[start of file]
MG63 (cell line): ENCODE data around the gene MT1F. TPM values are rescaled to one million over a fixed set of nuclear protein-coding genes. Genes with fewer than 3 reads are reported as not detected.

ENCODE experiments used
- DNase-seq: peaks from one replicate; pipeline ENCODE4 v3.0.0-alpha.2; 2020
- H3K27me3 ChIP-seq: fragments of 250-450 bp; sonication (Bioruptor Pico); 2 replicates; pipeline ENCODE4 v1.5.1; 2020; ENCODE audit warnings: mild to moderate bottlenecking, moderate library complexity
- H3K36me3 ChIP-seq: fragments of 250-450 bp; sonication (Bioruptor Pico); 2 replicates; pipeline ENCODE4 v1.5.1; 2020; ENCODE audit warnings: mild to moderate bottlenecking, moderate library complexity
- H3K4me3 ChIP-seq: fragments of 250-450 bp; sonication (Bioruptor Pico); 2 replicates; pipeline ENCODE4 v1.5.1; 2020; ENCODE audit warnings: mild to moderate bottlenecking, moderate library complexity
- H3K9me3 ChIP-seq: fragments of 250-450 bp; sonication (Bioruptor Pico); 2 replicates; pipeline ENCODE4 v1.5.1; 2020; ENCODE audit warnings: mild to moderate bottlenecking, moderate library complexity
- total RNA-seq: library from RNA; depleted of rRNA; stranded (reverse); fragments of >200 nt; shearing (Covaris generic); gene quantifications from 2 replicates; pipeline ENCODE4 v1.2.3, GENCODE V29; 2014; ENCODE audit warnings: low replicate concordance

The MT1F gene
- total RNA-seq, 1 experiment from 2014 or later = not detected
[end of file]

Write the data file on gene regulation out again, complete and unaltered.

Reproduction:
MG63 (cell line): ENCODE data around the gene MT1F. TPM values are rescaled to one million over a fixed set of nuclear protein-coding genes. Genes with fewer than 3 reads are reported as not detected.

ENCODE experiments used
- DNase-seq: peaks from one replicate; pipeline ENCODE4 v3.0.0-alpha.2; 2020
- H3K27me3 ChIP-seq: fragments of 250-450 bp; sonication (Bioruptor Pico); 2 replicates; pipeline ENCODE4 v1.5.1; 2020; ENCODE audit warnings: mild to moderate bottlenecking, moderate library complexity
- H3K36me3 ChIP-seq: fragments of 250-450 bp; sonication (Bioruptor Pico); 2 replicates; pipeline ENCODE4 v1.5.1; 2020; ENCODE audit warnings: mild to moderate bottlenecking, moderate library complexity
- H3K4me3 ChIP-seq: fragments of 250-450 bp; sonication (Bioruptor Pico); 2 replicates; pipeline ENCODE4 v1.5.1; 2020; ENCODE audit warnings: mild to moderate bottlenecking, moderate library complexity
- H3K9me3 ChIP-seq: fragments of 250-450 bp; sonication (Bioruptor Pico); 2 replicates; pipeline ENCODE4 v1.5.1; 2020; ENCODE audit warnings: mild to moderate bottlenecking, moderate library complexity
- total RNA-seq: library from RNA; depleted of rRNA; stranded (reverse); fragments of >200 nt; shearing (Covaris generic); gene quantifications from 2 replicates; pipeline ENCODE4 v1.2.3, GENCODE V29; 2014; ENCODE audit warnings: low replicate concordance

The MT1F gene
- total RNA-seq, 1 experiment from 2014 or later = not detected